What would happen if it were legal in the United States to pay living kidney donors?
Would fewer donors give altruistically, ultimately driving down overall donation rates? Would the poor, motivated by a quick payday, face exploitation and grave health consequences?
Short of a real-world pilot test, physicians and medical ethicists have been left to speculate about the consequences of using financial incentives to secure kidneys for the 83,868 patients on the United Network for Organ Sharing waiting list as of mid-March.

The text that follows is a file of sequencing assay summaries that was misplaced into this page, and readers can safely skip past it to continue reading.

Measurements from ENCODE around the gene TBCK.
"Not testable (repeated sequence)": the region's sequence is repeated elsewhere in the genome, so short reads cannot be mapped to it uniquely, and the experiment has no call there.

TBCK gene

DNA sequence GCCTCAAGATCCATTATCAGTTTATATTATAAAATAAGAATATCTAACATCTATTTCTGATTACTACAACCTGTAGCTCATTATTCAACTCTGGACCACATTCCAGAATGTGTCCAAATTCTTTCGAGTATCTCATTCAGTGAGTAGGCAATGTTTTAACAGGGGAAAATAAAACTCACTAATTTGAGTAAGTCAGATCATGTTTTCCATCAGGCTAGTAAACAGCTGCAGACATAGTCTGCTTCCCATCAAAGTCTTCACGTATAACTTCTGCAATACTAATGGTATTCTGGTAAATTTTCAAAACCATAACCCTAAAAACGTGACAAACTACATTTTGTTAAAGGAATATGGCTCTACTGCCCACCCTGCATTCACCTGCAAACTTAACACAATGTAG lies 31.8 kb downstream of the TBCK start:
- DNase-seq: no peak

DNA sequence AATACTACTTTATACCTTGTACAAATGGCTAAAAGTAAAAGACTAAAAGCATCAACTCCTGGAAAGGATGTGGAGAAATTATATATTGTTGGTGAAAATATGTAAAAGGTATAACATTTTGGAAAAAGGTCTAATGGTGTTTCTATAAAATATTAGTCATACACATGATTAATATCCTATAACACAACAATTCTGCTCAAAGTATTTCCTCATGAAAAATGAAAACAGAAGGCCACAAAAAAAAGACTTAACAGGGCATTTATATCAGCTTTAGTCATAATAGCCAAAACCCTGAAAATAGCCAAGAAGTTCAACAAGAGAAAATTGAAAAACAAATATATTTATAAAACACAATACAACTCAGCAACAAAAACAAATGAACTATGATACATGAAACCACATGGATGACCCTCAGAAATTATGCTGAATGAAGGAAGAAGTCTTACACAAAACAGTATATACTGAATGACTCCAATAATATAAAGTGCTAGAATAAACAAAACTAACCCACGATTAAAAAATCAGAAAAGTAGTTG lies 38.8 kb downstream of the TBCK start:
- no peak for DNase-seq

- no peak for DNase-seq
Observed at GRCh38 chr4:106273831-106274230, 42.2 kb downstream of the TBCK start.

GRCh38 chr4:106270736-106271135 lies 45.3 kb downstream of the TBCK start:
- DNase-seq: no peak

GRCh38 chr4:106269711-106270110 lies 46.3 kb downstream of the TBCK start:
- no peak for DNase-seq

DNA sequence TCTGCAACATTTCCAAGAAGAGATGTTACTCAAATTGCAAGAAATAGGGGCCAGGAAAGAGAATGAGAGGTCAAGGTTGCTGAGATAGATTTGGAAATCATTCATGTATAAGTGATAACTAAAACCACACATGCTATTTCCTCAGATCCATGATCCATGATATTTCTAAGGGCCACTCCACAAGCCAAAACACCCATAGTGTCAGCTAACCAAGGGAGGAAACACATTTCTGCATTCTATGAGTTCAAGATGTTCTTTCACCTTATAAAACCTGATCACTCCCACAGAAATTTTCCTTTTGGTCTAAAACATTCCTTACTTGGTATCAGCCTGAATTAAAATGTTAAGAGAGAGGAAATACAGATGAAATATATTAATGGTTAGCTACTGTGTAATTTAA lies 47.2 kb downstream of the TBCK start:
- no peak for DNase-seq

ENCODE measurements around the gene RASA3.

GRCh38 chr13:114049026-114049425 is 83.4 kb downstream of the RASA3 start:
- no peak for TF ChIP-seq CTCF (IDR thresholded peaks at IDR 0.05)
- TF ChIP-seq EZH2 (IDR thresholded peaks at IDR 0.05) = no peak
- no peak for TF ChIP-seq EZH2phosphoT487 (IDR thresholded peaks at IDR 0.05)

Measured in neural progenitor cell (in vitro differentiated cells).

But a study in the March 16 Annals of Internal Medicine used a sophisticated survey of 409 Philadelphia-area commuters to see how willing people would be to donate under 12 different scenarios and found that many concerns about paying kidney donors may be overblown. Among other things, participants were asked how willing they would be to donate a kidney to family members or strangers for no pay, for $10,000, or $100,000.
The whole shebang.